Fresh off her signing with North Georgia University to compete on the UNG Nighthawk rifle team for the next four years, Fraser also landed the lead roll of “Alice” in a Barter Theater Youth Academy’s March 30 production of “Alice in Wonderland.”
And to top that off, on Jan. 24-25 she competed in the Tennessee State Junior Olympic Qualifier at Montgomery Bell Academy in Nashville, where she won the state championship in Standing Air Rifle and placed second in small bore (.22-caliber) rifle in the Precision Division.
Fraser told the Times News last week that Junior Olympic state championship has big ramifications.
“Because of the score I shot in the standing air competition, aside from me winning it, I shot the automatic qualifying score,” Fraser said. “So I'm guaranteed to go to Colorado for the actual Nationals at the Junior Olympics in Colorado Springs, Colorado in April.”
Back to Colorado Springs
Fraser is no stranger to Colorado Springs. This past summer she won the Junior Olympics national championship for the second year in a row in the Sporter Rifle Division.
Fraser added, “I would love to carry that over to Precision, and hopefully take it this April. It’s really cool to be going back to the (Junior Olympic) competition — different arena, different gun, but still the same title.”
She competed her first three seasons on the Volunteer NJROTC rifle team in the Sporter Division, earning nine national titles, and she was part of five team national championships. For her senior year, Fraser moved up to the Precision Division to shoot as an independent because the Volunteer team is strictly Sporter.
Fraser’s Volunteer teammate, sophomore Olivia Cattrell, also moved up to Precision this year. Cattrell placed second in the state Junior Olympics Standing Air Rifle Precision match.
What’s the difference between Sporter and Precision?
“The difference between Sporter and Precision is that in Precision you have a full body suit, a way more expensive, more accurate gun, and everything is just so honed in on stability that the scores are astronomically higher, typically,” Fraser said. “It’s the exact same target, exact same distance. The only difference is the gear that you have and the quality of the rifle itself. In Sporter, you have a cheaper rifle and no actual support gear for the shooter.”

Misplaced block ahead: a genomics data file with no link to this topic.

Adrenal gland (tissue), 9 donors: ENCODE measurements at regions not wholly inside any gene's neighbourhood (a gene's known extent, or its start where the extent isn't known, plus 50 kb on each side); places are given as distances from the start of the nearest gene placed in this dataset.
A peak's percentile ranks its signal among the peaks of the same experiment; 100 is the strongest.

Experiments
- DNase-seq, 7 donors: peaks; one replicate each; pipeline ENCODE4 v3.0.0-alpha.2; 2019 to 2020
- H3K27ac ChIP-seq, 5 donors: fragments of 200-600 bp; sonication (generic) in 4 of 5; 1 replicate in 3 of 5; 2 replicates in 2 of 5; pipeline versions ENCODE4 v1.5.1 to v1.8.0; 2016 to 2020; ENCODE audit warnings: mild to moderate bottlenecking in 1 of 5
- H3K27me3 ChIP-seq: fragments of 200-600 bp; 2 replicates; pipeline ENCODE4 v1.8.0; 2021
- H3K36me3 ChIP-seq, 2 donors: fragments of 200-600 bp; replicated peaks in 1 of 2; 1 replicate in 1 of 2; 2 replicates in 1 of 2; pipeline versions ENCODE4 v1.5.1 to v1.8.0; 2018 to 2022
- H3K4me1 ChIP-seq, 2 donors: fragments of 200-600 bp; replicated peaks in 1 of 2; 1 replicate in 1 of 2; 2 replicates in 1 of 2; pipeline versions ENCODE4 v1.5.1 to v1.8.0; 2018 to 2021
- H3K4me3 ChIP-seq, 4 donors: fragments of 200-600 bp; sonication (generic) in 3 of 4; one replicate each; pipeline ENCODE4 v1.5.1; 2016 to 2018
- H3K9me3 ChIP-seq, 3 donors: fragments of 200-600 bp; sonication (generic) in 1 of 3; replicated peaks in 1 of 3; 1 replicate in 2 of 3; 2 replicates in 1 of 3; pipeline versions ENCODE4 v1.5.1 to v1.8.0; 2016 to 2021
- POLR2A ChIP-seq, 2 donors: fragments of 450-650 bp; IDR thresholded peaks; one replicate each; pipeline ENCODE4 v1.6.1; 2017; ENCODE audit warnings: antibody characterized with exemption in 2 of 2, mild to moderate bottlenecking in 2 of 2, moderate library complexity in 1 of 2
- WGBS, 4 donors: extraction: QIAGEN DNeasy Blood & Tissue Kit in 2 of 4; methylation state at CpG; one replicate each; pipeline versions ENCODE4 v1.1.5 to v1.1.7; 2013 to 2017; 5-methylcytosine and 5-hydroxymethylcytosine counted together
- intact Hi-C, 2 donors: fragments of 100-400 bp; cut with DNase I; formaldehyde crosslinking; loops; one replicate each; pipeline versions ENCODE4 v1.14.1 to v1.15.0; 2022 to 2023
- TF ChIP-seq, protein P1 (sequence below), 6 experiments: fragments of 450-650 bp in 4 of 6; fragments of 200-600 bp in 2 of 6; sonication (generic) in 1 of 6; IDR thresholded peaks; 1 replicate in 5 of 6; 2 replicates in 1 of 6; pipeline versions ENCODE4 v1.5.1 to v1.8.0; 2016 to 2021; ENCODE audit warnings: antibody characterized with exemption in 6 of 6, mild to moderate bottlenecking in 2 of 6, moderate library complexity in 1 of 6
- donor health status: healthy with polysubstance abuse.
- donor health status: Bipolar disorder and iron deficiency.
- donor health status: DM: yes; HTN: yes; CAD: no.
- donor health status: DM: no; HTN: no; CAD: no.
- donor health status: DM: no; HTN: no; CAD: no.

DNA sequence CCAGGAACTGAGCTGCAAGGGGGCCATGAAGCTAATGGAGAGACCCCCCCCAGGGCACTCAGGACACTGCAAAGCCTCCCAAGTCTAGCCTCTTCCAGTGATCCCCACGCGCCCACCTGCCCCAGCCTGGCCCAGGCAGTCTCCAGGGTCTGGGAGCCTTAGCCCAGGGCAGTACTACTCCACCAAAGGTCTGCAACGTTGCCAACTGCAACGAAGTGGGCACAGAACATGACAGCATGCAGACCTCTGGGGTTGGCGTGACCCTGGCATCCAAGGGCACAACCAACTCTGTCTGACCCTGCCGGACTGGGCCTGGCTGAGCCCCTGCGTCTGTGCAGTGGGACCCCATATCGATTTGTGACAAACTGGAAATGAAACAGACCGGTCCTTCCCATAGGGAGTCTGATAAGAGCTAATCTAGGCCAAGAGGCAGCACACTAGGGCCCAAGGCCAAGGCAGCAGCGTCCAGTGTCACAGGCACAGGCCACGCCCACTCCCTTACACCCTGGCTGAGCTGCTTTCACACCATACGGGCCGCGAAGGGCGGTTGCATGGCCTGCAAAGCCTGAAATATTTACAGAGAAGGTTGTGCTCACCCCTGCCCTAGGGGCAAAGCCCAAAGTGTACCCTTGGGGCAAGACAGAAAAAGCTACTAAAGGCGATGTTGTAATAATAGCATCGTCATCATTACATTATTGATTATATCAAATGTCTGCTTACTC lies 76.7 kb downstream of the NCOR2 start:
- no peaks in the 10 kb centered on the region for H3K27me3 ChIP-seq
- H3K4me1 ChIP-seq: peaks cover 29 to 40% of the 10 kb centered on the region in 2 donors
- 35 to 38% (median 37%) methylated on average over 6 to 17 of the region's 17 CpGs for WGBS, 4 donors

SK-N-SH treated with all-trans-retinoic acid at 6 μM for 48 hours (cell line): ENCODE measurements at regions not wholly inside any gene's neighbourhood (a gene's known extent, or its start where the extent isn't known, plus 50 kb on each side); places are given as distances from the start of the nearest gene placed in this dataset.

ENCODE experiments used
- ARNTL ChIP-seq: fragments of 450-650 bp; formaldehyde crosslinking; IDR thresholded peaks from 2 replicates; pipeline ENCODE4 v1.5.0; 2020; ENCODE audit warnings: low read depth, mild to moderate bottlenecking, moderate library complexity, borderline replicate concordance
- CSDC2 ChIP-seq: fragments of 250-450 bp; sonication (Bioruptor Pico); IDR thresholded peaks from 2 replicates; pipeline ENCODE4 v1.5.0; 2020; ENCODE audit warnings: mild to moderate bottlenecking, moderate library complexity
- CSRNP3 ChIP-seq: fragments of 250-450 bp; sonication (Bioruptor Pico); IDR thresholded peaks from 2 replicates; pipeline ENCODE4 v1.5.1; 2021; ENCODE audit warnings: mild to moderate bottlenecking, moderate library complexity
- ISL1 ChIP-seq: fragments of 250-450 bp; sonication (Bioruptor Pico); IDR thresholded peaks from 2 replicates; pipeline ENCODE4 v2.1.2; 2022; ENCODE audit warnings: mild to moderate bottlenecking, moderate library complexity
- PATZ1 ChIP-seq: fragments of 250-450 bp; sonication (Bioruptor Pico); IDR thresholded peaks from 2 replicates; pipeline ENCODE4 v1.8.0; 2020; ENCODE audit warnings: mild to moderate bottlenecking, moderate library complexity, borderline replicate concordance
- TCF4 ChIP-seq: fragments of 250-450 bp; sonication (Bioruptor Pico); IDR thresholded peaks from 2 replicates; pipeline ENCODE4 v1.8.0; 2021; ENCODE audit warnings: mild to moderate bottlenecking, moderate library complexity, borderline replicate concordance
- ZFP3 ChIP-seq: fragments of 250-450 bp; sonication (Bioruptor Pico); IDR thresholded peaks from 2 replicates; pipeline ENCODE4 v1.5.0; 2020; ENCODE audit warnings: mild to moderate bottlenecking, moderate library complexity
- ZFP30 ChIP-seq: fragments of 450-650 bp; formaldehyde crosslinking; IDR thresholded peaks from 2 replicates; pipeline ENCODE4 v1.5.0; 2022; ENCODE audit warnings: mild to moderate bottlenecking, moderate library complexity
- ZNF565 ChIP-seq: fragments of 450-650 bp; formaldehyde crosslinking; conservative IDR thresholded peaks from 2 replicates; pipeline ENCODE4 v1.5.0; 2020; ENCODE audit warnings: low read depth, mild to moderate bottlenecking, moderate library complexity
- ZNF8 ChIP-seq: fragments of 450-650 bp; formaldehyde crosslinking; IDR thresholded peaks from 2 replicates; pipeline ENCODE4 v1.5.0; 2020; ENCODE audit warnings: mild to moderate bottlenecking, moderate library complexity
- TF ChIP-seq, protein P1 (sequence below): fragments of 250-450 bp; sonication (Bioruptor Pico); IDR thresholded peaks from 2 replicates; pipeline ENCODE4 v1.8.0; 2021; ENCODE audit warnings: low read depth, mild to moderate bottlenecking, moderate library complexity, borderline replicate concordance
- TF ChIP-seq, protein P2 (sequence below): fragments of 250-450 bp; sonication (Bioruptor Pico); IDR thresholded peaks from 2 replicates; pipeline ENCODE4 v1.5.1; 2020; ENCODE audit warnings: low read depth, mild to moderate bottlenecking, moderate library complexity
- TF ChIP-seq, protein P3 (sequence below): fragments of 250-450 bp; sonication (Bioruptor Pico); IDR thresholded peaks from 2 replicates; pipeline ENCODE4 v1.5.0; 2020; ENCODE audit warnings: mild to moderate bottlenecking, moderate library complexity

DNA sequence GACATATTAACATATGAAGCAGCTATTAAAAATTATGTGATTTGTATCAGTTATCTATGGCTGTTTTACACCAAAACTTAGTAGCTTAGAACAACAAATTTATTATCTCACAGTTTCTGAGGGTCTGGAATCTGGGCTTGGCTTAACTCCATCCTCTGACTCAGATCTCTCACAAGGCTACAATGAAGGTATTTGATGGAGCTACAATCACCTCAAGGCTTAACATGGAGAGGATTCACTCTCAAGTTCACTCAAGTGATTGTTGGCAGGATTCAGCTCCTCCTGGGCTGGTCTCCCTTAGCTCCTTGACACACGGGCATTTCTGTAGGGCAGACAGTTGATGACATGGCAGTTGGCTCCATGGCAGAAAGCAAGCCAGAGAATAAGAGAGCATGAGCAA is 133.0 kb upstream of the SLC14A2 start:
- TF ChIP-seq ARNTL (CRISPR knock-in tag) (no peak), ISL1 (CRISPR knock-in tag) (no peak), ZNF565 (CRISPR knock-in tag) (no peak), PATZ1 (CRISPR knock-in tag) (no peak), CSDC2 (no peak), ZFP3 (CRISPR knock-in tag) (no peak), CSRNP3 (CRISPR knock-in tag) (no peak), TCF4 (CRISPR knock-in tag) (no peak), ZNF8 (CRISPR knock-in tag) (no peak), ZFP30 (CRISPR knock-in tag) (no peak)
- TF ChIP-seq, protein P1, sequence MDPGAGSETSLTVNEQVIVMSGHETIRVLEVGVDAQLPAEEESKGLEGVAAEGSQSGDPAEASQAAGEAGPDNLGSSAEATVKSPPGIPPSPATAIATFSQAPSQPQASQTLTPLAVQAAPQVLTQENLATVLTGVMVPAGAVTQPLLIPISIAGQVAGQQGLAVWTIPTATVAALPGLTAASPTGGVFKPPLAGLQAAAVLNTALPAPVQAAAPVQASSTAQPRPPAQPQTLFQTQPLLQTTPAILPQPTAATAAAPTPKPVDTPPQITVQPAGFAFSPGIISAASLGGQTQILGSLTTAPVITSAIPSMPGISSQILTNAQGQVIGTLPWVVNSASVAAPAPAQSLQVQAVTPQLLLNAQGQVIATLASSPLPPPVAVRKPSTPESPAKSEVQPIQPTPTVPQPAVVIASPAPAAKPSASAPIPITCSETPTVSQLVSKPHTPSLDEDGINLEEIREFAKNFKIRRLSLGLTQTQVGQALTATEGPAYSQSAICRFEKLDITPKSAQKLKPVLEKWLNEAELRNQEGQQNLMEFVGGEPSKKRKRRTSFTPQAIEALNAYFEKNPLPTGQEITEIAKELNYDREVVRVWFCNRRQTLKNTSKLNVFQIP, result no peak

Fraser added, “It’s like a different country, same continent kind of thing, where the sport itself has a lot of similarities, but just how still you are — it’s more difficult mentally to handle. In Sporter, three points is not a big gap between shooters at all, versus Precision where a tenth of a point is a reasonable gap.”
“I’m hoping I have a fair shot”
Comparing her scores in Nashville to past Junior Olympic Precision national competitions, Fraser said she is very competitive.
“The scores always change year by year, gradually getting better, so I’m hoping I have a fair shot at one of the podium places.”
Fraser will probably shoot five more Precision meets before heading off to college at UNG in August.
Looking ahead to the Junior Olympic Nationals in April, Fraser is preparing to go up against more than 150 of the best-of-the-best shooters in the nation.
“I’m really looking forward to the competition and just being in that competitive environment, but also knowing that everyone who competes is really supportive of each other. I think that’s what makes competitive marksmanship stand alone as far as all of the other competitive sports, just how supportive everybody is of each other,” she said.
A big show before the big showdown
But first, she has a big show to complete in Abingdon. Aside from competing on the rifle team, Fraser has been active in Volunteer’s choir and musical theater.
And as with her rifle competition, she upped her game in song and dance for her senior year by being accepted into the Barter Theater Youth Academy.
“I’m really passionate about the performing arts, and I love that my schedule would allow for me to both be a competitive marksman and be involved in stuff like choir and theater,” Fraser said. “I just wanted to branch out a little more before college and have more experiences.”
Her March 30 performance as the lead in “Alice in Wonderland” will be on Barter’s Stage 2 in Abingdon.